“Instead they produced a documentary in which Mike is the only one speaking and he tells lie after lie after lie. The reason they didn’t do what I suggested was it wouldn’t put any money in their pocket.’’
What seems to have most raised Lott’s ire was Tyson’s reference to his former bosses as “two slave masters’’ who, he implies, coerced him into signing a contract with them when he was under age.
“I have the contract right here,’’ Lott said. “Mike Tyson was 18 when he signed that contract, not 16. He’s saying these lies for two reasons. The effect of Don King and all those years of him telling Mike it was the white guys who screwed him and the fact that Jimmy is dead and can’t defend himself. I defy anyone to come out of the woodwork and say something bad that Jim did to Mike Tyson.’’
Many have argued that the way Jacobs, while himself was dying from leukemia but keeping it from Tyson, altered the contract with Tyson’s approval so that upon either his death or Cayton’s their shares would go to their wives, was devious and unconscionable. King certainly used it as part of his takeover strategy but Lott contends, “When they revised that contract Mike said ‘No problem.’
“He can lie about what happened and he can leave out those years between 1985 and 1988 but 99 per cent of what happened with Mike when Jimmy and Bill were managing him was good. Once he left for King, Robin (to whom Tyson was briefly married before a very public and explosive divorce) and then Finkel everything that could go wrong did go wrong.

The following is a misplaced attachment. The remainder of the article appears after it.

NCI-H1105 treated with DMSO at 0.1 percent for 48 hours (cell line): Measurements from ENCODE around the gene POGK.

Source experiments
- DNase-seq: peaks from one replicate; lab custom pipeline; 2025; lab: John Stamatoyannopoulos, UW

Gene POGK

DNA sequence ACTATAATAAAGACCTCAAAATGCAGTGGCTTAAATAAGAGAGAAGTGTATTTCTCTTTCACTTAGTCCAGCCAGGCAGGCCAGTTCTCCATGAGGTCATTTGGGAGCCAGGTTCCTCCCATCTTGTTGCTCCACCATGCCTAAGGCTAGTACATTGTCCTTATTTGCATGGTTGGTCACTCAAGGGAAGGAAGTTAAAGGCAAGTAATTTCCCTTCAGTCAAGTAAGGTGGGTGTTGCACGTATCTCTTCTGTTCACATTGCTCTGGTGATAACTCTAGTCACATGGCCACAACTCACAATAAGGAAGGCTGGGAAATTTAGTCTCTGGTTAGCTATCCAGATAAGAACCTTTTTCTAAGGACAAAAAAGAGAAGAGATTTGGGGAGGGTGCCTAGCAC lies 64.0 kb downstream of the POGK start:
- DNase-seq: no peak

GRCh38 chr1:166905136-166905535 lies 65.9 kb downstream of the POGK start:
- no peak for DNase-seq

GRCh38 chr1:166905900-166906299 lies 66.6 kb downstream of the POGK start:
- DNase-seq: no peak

“It was unbelievable. It was bad under King and worse under Finkel but Mike comes down on King, gives Robin a pass and there’s not a mention of Finkel in the documentary. The only thing Shelly did that was brilliant was keep Mike surrounded with all those cretins who were in his life.’’
Lott also challenged a New York Times article of May 11 on many points in a letter the Times chose not to print. Among the things he claimed was, “Mike told the author ‘I was born an addict,’’’ Lott wrote. “The author should have asked Mike why he wasn’t an addict when he was living with Cus or the four years he was with Cayton and Jacobs.
“Regarding the documentary itself, I spoke with Toback last year, warning him that Mike would not have the courage to tell the truth about his career. Mike wants the world to think that he was destroyed by his demons. Where were those demons when he was a world-wide hero with Cayton and Jacobs for year after year? Toback just told me Mike was going to tell his story.’’
Lott screened the film several months ago at the request of ESPN, who asked him to ID many of the film clips and photographs used in the documentary. Lott claimed he was stunned to hear some of what Tyson now insists is his story.
“If Harlan took Mike over two years ago and made him a hero and revamped his whole image I’d take my hat off to him,’’ Lott said. “That’s not what happened. Once this film comes out and the people who knew Mike when he was heavyweight champion speak out they will have buried him further in a cesspool of scum.
“I know some people will just say ‘Lott’s just jealous.’ I’m not jealous. I’m pissed. Do they have him doing one thing that would lead people to say, ‘He’s done a lot of bad things but that’s nice what he’s doing now?’ They’re just drilling him to fill their own pockets. It’s the same old story.’’
According to the guy on whose couch Mike Tyson spent a lot of nights over a four year period 20 years ago, it’s a sad, sad story. On that he and Mike Tyson agree. They just don’t agree on when that story began.
‘It’s got to be the most painful thing in the world to go from being a hero to who he is today,’’ Lott said of Tyson. “It’s embarrassing to say he was a hero who turned into a punk. It’s easier to say he was evil than to say he was conned by the people in his life. They told me they were letting Mike tell his story. What they did was let him tell a lie.’’